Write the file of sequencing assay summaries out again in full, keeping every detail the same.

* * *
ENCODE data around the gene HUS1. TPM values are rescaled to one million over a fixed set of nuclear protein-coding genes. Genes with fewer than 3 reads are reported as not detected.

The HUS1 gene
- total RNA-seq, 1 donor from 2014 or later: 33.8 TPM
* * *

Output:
ENCODE data around the gene HUS1. TPM values are rescaled to one million over a fixed set of nuclear protein-coding genes. Genes with fewer than 3 reads are reported as not detected.

The HUS1 gene
- total RNA-seq, 1 donor from 2014 or later: 33.8 TPM